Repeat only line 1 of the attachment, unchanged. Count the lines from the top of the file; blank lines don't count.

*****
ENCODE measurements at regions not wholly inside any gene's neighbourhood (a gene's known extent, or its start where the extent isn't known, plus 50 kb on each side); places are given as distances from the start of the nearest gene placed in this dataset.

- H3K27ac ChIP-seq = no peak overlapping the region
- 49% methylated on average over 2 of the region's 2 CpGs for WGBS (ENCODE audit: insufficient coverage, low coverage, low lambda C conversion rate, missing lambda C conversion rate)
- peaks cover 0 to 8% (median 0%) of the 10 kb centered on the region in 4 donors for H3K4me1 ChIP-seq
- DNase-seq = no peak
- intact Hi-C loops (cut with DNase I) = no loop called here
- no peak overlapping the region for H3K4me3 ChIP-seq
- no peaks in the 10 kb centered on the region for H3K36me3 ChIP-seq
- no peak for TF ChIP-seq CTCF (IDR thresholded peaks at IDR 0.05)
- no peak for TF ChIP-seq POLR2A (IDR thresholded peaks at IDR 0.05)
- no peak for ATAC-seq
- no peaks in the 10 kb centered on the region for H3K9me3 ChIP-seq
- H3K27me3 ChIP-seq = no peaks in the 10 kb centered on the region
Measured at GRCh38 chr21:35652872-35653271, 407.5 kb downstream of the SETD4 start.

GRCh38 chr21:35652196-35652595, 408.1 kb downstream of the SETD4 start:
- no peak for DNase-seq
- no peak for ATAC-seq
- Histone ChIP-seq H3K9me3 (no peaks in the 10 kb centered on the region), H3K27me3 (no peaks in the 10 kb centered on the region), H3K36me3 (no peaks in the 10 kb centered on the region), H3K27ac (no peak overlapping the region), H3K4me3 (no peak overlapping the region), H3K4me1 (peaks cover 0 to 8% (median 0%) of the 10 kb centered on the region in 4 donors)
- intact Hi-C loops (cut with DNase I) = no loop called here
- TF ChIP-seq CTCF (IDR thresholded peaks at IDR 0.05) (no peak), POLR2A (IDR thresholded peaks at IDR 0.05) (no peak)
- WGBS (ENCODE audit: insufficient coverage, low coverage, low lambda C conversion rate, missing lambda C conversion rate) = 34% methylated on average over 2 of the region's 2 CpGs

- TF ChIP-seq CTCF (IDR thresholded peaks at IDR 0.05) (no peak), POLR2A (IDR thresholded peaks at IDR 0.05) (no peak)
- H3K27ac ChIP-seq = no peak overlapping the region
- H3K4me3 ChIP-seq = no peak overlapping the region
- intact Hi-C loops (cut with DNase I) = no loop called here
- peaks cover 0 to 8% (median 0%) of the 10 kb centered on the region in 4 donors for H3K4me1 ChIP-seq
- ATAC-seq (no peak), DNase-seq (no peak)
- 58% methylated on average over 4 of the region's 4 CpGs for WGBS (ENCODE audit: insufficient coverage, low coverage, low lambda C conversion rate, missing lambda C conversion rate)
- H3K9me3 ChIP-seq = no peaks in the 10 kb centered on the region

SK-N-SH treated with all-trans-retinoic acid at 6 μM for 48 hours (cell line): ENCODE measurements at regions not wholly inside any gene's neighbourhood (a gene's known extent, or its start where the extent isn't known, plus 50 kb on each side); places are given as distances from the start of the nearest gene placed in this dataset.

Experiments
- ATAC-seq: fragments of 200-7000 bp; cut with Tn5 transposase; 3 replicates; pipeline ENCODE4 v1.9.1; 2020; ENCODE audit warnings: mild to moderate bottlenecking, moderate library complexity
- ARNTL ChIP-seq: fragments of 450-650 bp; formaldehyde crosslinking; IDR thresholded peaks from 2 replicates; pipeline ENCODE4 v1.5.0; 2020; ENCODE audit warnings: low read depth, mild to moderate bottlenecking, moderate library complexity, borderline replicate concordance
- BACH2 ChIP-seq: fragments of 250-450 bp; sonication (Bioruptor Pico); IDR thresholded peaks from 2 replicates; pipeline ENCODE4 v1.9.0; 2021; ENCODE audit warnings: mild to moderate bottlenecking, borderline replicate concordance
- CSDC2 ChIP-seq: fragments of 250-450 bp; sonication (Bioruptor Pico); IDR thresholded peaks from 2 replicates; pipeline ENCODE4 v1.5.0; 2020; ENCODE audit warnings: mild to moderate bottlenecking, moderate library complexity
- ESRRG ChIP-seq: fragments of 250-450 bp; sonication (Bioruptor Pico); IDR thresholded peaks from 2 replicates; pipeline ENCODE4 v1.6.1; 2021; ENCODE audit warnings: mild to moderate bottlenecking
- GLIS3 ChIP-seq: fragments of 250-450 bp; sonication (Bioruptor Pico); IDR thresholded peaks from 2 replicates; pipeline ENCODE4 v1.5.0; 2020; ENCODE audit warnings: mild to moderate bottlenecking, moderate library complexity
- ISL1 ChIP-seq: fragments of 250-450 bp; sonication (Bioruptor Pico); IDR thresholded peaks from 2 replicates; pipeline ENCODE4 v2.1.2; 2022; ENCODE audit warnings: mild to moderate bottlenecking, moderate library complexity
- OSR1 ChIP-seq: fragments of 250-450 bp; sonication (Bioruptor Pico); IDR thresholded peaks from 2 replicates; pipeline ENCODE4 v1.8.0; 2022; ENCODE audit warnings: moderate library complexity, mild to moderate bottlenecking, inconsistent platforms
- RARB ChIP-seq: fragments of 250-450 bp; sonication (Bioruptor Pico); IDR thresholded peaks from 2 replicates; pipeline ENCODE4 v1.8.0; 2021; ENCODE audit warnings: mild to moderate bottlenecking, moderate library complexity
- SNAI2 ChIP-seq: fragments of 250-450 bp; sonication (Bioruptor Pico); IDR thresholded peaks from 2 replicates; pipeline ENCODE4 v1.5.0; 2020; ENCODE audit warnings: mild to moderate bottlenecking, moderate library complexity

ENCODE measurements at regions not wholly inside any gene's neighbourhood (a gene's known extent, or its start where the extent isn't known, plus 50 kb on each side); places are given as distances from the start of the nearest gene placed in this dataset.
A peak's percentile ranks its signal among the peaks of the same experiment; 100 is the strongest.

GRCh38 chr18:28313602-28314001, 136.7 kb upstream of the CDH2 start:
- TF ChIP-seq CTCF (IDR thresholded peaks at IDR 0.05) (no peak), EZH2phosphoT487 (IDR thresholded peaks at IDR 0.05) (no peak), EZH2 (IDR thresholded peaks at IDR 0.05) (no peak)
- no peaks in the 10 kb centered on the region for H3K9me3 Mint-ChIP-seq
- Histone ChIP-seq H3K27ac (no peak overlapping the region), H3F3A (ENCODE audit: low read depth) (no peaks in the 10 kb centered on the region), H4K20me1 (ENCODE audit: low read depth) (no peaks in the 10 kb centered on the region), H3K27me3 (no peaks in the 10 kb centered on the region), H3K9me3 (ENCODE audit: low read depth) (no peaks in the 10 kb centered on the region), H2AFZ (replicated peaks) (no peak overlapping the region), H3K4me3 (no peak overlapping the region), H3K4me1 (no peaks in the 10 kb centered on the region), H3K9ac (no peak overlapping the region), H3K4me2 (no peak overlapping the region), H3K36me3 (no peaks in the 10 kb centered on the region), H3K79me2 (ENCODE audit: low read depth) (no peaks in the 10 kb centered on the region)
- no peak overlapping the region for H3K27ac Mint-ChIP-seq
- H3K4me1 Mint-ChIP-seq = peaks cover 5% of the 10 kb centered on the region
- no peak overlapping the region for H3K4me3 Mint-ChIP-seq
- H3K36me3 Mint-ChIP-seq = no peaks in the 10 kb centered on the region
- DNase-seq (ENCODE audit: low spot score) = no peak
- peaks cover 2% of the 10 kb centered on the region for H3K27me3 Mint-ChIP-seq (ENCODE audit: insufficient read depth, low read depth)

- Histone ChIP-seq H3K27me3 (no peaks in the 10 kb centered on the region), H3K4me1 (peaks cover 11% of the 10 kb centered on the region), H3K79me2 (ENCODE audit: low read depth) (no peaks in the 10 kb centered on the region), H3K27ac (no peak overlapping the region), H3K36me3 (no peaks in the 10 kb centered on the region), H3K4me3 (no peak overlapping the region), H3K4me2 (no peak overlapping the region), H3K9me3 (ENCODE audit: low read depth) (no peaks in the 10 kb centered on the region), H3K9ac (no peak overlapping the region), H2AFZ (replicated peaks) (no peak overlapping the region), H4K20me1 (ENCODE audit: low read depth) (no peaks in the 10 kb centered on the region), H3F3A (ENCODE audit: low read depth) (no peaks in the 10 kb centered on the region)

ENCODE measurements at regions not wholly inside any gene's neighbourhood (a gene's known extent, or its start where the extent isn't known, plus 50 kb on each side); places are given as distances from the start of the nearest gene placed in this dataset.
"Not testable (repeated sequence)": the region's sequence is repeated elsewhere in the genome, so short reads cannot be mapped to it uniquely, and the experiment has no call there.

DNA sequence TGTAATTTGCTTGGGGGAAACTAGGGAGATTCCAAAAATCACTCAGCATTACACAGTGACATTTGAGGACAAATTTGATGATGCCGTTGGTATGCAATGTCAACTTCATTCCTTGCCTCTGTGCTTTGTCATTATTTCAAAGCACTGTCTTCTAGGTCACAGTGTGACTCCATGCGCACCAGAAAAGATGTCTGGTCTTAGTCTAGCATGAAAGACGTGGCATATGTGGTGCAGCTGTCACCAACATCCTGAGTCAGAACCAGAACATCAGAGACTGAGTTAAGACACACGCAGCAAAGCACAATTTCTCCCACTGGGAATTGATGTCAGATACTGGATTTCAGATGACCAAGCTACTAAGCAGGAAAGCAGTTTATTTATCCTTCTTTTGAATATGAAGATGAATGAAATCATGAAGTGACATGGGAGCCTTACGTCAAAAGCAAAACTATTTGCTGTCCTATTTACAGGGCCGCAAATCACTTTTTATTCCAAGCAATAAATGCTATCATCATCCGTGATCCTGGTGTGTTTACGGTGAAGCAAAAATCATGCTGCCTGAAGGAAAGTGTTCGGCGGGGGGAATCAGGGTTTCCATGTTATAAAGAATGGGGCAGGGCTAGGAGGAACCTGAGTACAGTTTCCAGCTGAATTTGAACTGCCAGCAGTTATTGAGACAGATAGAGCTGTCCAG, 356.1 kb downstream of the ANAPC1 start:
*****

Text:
ENCODE measurements at regions not wholly inside any gene's neighbourhood (a gene's known extent, or its start where the extent isn't known, plus 50 kb on each side); places are given as distances from the start of the nearest gene placed in this dataset.